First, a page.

anthropomorphism: n. The ascribing of human motivation and human characteristics to something that is not human.
I loved my science classes in school — especially biology, which helped make some sense of the silly socialization processes imposed on “us kids” in middle and high school. Though we didn’t have a family pet until almost the fifth grade, I made friends easily with the creatures in my classrooms and the pets of my school friends. I constantly begged my folks for a cat and then a horse. (Even to this day, my family KNOWS what I wish for every time I break a wishbone or blow out my birthday candles!) My favorite books were by Maurice Sendak (The Little Bear series) and Richard Scarry, talented illustrators who used animal characters to populate the tales of childhood adventures. My prize in the first grade art contest was a brand new copy of Tinker and Tanker and the Pirates, by Scarry. Many of the small vehicles appearing nowadays look just like the small apple car driven by Lowly worm, a common character in Scarry’s stories. The similarities go on and on. This bio of Scarry I found interesting, and allowed me to identify closely with some of his “departures” from the usual track proscribed by society as far as school and inspiration.
Studying creatures can teach lessons. The lessons apply to just about any human endeavor or interest. We notice parallels to complex situations in ecology and biology that echo human interactions. (Or, at least, I see things this way.) Wise Aesop, believed to be a slave from the sixth century B.C., used fables to teach basic ethics and morality, and some of the most beautiful books around today continue to use these fine stories to teach children. For generations now, authors and illustrators have used animals to figure in scenarios which give cause to re-examine our actions, opinions and affect our outcomes. (My personal art work always features animal subjects!)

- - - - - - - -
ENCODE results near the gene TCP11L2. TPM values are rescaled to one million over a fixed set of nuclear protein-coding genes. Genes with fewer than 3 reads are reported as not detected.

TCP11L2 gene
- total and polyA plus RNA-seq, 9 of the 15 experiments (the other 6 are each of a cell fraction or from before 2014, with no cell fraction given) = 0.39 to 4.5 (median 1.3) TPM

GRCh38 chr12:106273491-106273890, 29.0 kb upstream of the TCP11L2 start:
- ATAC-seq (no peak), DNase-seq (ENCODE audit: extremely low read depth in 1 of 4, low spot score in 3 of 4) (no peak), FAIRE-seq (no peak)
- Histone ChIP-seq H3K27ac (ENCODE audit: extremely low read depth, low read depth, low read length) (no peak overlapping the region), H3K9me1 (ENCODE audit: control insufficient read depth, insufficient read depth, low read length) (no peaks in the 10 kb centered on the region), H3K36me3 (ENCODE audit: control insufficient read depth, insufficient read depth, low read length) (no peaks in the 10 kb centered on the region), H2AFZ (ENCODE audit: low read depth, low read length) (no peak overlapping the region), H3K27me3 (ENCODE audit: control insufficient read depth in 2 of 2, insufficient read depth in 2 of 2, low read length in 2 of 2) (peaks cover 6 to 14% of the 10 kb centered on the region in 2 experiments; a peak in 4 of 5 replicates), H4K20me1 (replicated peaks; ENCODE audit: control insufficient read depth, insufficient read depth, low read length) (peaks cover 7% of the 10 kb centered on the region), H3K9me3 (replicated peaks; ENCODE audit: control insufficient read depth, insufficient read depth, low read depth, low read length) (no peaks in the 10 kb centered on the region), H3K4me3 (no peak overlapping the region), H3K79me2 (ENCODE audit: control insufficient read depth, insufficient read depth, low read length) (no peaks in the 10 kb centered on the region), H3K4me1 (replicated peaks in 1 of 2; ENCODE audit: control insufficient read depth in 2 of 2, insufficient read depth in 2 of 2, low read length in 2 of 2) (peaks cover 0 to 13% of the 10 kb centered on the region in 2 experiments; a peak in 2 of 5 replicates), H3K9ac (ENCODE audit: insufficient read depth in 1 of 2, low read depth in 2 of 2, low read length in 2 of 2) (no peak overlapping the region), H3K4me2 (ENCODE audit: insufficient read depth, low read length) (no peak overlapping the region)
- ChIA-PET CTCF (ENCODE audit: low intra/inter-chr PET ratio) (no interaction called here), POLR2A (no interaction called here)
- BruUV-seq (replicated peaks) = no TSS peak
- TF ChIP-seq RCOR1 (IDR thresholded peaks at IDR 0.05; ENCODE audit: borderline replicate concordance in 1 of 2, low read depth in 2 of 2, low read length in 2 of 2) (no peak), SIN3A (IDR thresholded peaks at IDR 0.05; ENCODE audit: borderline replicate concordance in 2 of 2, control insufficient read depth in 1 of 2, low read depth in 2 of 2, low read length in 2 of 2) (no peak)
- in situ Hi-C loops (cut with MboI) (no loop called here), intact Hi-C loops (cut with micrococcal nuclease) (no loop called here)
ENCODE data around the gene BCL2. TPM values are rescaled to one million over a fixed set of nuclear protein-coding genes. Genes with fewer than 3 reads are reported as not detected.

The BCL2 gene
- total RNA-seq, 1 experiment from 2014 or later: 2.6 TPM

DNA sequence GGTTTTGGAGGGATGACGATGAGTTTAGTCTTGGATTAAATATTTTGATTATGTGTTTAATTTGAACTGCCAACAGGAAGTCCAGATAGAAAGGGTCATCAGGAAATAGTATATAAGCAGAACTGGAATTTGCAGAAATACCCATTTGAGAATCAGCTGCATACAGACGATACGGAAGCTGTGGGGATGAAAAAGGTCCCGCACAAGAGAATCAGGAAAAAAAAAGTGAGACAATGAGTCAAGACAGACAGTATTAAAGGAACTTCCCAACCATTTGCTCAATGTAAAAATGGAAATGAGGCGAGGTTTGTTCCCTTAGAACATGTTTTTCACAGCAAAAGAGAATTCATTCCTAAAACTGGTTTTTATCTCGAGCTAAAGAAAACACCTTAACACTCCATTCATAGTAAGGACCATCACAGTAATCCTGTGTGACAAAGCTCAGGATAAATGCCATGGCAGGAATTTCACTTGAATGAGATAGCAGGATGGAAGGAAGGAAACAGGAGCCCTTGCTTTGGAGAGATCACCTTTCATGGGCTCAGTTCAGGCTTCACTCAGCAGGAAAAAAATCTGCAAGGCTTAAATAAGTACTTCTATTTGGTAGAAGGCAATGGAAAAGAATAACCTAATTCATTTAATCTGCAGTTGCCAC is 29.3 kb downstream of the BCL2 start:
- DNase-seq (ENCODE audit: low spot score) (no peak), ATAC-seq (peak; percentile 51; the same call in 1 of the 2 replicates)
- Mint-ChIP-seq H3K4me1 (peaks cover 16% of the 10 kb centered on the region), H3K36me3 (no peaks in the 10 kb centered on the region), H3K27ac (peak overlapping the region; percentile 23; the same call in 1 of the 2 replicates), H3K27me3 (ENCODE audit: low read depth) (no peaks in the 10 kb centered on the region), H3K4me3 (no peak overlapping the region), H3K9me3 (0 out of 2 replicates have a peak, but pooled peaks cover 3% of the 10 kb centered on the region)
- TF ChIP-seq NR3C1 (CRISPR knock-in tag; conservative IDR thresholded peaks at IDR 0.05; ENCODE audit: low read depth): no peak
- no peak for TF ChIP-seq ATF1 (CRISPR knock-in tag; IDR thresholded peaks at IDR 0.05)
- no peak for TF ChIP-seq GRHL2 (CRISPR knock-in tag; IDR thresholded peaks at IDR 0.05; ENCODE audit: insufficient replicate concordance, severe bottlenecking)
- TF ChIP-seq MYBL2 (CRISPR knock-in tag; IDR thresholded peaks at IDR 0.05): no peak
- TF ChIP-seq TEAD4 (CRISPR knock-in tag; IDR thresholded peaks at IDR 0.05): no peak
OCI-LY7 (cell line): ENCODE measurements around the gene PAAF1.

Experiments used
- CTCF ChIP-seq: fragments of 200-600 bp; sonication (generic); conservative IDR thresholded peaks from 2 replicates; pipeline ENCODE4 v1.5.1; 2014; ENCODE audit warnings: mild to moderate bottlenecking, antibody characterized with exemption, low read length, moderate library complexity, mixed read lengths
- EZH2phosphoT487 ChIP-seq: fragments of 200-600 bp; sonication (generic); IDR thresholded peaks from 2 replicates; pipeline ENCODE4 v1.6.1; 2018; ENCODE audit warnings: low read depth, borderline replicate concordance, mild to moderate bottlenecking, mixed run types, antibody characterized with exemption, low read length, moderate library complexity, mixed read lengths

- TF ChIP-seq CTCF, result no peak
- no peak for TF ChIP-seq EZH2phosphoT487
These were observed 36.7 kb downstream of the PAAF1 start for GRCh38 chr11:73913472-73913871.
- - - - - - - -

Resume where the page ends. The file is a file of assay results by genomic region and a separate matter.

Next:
As animals, we therefore point to this as the “excuse” for some of our more “basic” behaviors. And yet, some of the specifically human behaviors we are least proud of are not shared by our “less advanced” animal species. The human mind alone is capable of many abhorrent behaviors which do not appear within animal aggregations. Often when reading the news items appearing for general consumption, I have a hard time believing that animal populations perform the same actions as their human counterparts. (Supermarket tabloids at the grocery store, anyone?) Sad, but true.
Mary Liz Tippin-Moody
Studio Director, Print